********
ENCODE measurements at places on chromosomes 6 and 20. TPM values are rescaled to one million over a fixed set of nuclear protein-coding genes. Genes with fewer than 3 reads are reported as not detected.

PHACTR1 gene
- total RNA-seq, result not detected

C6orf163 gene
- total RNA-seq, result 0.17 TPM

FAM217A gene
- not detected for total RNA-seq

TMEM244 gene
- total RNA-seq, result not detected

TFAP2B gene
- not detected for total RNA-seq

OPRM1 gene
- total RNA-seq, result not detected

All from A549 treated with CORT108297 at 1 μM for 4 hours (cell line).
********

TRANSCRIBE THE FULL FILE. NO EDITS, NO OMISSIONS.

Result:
ENCODE measurements at places on chromosomes 6 and 20. TPM values are rescaled to one million over a fixed set of nuclear protein-coding genes. Genes with fewer than 3 reads are reported as not detected.

PHACTR1 gene
- total RNA-seq, result not detected

C6orf163 gene
- total RNA-seq, result 0.17 TPM

FAM217A gene
- not detected for total RNA-seq

TMEM244 gene
- total RNA-seq, result not detected

TFAP2B gene
- not detected for total RNA-seq

OPRM1 gene
- total RNA-seq, result not detected

All from A549 treated with CORT108297 at 1 μM for 4 hours (cell line).